Concerns about the safety of artificial intelligence are on the rise, as news reports have shown that AI’s answers are often horribly seductive. For example, Edwards (2023) suggests that technological advances in artificial intelligence may facilitate relationship fraud. The popular Chatgpt was thought to be capable of writing more convincingly than human writing, which became an advantage for scammers (Edwards, 2023).
Chai is an AI chat application, released in March 2021. The software is popular in the United States and Europe due to its authenticity, and many users can’t help but feel real emotions during the chat process, and regard AI as a trusted friend. Pierre, who suffers from anxiety, reportedly turned to an AI for help, naming his AI Eliza and frequently confessing his troubles to her. But in the end, Pierre committed suicide, encouraged by Eliza (Atillah, 2023). Later, it was discovered that Eliza had not stopped Pierre, even though he had explicitly expressed his intention to commit suicide.
Although people have recognized the advantages of artificial intelligence, the number of negative incidents caused by artificial intelligence and algorithms have constantly increased. Artificial intelligence products are safe enough before they are launched into the market, however, whether the products of artificial intelligence technology have passed an adequate examination of these problems needs to be regulated by a more comprehensive and effective system.
However, AI is not entirely considered the enemy of human beings
Source from: https://www.adp.com/spark/articles/2020/11/ai-and-data-ethics-privacy-by-design.aspx
As artificial intelligence advances, people’s expectations for data accuracy are increasing steadily. To make intelligent devices closer to the needs of users, artificial intelligence needs to rely on data and algorithms to process a large number of user data, to improve user experience. However, a large amount of data and personal information is stored and analyzed by smart devices, which may be illegally used and leaked. While the use of artificial intelligence has raised widespread privacy concerns, it is also a powerful tool for protecting privacy. For instance, based on behavioral feature capture, AI can quickly detect malware, and through machine learning, it can timely detect abnormal network traffic behaviors and warn hackers, thus improving the level of network security defense. Faced with this dilemma, it is necessary to explore effective strategies to promote the interest balance between AI development and privacy protection.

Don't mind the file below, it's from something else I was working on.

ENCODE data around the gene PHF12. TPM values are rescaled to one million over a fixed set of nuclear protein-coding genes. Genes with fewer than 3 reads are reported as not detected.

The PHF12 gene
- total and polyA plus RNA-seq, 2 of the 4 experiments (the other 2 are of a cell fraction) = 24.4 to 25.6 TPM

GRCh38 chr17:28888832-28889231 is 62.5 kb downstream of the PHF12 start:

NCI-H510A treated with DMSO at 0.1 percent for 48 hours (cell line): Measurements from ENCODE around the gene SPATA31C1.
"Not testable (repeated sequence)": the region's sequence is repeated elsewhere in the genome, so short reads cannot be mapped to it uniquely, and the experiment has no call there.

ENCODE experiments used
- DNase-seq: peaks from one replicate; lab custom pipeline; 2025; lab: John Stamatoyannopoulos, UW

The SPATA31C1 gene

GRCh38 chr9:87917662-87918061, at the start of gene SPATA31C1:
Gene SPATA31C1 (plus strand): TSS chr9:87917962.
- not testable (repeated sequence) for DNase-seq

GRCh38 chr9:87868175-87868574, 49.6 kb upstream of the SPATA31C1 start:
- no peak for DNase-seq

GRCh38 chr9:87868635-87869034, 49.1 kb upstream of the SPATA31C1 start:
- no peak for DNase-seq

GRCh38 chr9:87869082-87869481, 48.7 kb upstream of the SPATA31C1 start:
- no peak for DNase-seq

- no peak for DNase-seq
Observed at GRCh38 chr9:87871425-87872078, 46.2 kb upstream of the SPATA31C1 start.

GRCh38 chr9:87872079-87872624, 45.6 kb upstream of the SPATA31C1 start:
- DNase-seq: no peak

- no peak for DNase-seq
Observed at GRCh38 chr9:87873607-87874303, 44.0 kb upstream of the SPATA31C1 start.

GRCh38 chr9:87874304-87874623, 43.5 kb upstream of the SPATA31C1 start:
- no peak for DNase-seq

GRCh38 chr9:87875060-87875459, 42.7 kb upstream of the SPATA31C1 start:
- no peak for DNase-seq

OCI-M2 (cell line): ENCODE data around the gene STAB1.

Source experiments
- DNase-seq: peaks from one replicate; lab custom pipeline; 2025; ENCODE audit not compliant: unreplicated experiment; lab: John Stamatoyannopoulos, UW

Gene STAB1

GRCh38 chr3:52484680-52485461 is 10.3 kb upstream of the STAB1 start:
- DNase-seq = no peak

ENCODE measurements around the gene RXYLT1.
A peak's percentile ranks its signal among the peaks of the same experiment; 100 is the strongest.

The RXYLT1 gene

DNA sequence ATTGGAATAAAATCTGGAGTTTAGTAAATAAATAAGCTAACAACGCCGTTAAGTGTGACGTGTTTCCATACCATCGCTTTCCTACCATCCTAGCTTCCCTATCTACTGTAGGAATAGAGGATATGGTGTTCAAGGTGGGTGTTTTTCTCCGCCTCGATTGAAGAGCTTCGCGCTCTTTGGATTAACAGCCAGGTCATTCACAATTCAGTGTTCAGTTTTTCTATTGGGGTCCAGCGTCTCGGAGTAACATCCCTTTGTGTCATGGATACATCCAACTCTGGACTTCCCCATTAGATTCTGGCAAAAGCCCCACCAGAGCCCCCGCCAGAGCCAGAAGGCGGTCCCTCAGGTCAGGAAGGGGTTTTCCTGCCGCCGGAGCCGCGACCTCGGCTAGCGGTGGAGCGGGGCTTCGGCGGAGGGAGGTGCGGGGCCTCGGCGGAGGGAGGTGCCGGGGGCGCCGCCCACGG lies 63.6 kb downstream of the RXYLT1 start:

In the world, the privacy disclosure and information security risks as well as algorithm bias and security brought by artificial intelligence applications are attracting more and more attention and suspicion to artificial intelligence. Each case mentioned above arouses people’s alarm and concern about the rapid development of artificial intelligence. Recall that the purpose of artificial intelligence creation is to solve problems, benefit mankind and serve mankind. However, powerful features still create serious problems, both for enterprises and individuals. It is clear to recognize that acknowledge that greater regulation and scrutiny of AI is required flowing a series of security incidents. As with any new technology, AI comes with challenges, issues and fears, so we have to prepare for the future when all these previous technologies invade our lives, we can try to adapt as we always do, and lead the way that AI should maximize the public good and promote the development of diversity and inclusiveness in human society.
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Shin, D. (2020). User perceptions of algorithmic decisions in the personalized AI system: perceptual evaluation of fairness, accountability, transparency, and explainability. Journal of Broadcasting & Electronic Media, 64(4), 541-565.
Dastin, J. (2018, October 11). Amazon scraps secret AI recruiting tool that showed bias against women. Reuters. https://www.reuters.com/article/us-amazon-com-jobs-automation-insight-idUSKCN1MK08G
Heikkilä, M. (2022, December 12). The viral AI avatar app Lensa undressed me—without my consent. MIT Technology Review. https://www.technologyreview.com/2022/12/12/1064751/the-viral-ai-avatar-app-lensa-undressed-me-without-my-consent/
Edwards, C. (2023, January 21). BAD ROMANCE Warning over seductive AI that wants to catfish you and then steals your life savings. THE U.S. Sun. https://www.the-sun.com/tech/7187350/warning-artificial-intelligence-romance-scam/
Jeong, D. (2023, March 30). Concerns turned into reality… As soon as Samsung Electronics unlocks ChatGPT, ‘misuse’ continues. Economist Korea. https://economist.co.kr/article/view/ecn202303300057?s=31
Maddison, L. (2023, March 30). Samsung workers made a major error by using ChatGPT. TechRadar. https://www.techradar.com/news/samsung-workers-leaked-company-secrets-by-using-chatgpt
Duarte, F. (2023, March 31). Number of ChatGPT Users (2023). Exploding Topics. https://explodingtopics.com/blog/chatgpt-users Atillah, E.I. (2023, March 31). Man ends his life after an AI chatbot ‘encouraged’ him to sacrifice himself to stop climate change. Euronews. https://www.euronews.com/next/2023/03/31/man-ends-his-life-after-an-ai-chatbot-encouraged-him-to-sacrifice-himself-to-stop-climate-